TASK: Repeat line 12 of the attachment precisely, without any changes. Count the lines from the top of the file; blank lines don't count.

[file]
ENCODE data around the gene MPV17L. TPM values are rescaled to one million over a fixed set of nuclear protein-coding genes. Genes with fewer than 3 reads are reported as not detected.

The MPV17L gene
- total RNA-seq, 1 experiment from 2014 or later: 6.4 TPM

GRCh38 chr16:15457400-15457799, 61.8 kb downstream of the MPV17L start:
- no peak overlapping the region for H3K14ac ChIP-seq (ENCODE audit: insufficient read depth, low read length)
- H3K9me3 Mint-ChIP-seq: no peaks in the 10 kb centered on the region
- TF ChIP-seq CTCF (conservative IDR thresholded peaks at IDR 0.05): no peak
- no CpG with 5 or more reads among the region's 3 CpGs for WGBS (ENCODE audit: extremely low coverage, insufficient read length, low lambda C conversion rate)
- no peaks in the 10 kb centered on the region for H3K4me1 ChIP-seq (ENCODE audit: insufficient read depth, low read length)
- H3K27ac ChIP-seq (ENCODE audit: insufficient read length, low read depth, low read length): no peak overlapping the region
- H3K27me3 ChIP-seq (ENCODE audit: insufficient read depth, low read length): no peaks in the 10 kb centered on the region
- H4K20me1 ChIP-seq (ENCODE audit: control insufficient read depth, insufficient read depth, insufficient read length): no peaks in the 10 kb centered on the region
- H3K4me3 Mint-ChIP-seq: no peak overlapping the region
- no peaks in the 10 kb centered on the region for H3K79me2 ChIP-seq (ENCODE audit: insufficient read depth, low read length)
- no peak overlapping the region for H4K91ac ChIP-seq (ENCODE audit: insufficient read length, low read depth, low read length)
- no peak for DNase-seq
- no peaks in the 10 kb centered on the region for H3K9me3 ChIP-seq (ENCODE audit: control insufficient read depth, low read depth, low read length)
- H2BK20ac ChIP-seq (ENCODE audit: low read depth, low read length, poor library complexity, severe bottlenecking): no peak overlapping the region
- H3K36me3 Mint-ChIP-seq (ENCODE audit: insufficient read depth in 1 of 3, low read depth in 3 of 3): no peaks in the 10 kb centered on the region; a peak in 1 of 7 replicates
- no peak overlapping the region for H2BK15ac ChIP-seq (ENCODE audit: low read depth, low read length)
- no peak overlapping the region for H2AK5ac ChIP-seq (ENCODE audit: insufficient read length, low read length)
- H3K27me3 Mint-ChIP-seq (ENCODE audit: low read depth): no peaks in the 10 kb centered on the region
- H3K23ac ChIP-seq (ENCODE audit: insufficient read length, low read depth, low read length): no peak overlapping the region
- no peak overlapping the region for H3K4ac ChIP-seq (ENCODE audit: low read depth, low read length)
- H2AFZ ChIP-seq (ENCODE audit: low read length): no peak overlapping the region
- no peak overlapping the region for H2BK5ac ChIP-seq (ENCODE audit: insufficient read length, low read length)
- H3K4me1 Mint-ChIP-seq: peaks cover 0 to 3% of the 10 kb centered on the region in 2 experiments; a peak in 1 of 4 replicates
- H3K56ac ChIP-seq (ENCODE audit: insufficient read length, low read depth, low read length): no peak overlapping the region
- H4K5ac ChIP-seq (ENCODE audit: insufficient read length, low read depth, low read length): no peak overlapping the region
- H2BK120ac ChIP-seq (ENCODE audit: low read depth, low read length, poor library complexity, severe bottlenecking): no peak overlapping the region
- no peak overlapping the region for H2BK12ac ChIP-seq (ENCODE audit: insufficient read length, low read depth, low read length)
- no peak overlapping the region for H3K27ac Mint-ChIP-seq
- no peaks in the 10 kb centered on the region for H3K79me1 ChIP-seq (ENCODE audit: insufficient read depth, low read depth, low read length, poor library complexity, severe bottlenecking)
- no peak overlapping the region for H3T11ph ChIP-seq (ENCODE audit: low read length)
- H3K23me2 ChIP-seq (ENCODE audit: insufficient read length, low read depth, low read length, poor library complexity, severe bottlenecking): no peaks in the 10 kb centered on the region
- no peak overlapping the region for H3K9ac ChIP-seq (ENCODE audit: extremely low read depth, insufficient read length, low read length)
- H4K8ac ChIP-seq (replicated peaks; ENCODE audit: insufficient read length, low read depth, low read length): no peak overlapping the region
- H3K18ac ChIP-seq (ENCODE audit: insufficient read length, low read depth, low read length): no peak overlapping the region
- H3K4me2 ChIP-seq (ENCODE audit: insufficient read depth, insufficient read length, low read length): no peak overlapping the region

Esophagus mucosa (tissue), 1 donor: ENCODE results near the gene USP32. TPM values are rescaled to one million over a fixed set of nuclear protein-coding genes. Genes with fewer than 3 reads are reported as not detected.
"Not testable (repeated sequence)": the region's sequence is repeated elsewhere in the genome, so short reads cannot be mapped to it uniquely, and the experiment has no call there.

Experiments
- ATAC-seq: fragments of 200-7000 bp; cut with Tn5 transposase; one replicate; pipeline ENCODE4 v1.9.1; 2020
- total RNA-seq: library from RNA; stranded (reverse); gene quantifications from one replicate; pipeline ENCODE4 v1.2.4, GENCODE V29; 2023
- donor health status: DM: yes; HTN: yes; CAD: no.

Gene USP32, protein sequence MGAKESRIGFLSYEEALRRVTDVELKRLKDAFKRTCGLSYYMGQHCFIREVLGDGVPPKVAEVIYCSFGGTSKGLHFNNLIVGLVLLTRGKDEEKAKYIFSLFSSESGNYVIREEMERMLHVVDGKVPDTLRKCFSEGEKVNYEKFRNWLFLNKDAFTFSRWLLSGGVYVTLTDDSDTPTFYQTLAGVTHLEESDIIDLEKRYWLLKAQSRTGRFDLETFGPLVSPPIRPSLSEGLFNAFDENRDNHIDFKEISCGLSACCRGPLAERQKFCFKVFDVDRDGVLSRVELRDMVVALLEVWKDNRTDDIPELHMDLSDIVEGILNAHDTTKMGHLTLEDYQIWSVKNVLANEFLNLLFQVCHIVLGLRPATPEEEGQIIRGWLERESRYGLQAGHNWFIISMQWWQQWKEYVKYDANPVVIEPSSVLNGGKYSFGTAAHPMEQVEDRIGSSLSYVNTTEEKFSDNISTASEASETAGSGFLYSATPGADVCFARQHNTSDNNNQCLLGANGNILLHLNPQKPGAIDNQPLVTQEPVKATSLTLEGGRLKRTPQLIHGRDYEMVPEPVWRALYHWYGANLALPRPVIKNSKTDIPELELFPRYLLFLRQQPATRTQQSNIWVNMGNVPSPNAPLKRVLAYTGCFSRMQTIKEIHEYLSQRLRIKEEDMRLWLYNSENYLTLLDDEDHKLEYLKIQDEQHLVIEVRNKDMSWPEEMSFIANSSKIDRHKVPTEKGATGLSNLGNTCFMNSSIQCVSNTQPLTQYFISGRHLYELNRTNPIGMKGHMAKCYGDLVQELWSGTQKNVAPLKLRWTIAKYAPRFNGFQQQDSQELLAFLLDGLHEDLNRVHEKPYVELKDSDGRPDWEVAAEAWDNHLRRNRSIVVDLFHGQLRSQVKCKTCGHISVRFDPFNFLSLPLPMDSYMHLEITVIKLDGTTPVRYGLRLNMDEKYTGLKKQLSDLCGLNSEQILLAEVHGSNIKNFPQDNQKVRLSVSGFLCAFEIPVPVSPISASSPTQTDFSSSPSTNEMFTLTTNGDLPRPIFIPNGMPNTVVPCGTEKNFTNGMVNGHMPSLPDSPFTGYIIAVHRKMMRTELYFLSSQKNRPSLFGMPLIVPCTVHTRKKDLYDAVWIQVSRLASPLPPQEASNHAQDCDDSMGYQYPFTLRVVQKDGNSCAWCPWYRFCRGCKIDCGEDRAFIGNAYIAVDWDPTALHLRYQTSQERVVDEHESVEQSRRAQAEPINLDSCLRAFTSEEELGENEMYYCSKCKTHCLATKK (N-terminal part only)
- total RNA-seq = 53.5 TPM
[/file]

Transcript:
- H4K20me1 ChIP-seq (ENCODE audit: control insufficient read depth, insufficient read depth, insufficient read length): no peaks in the 10 kb centered on the region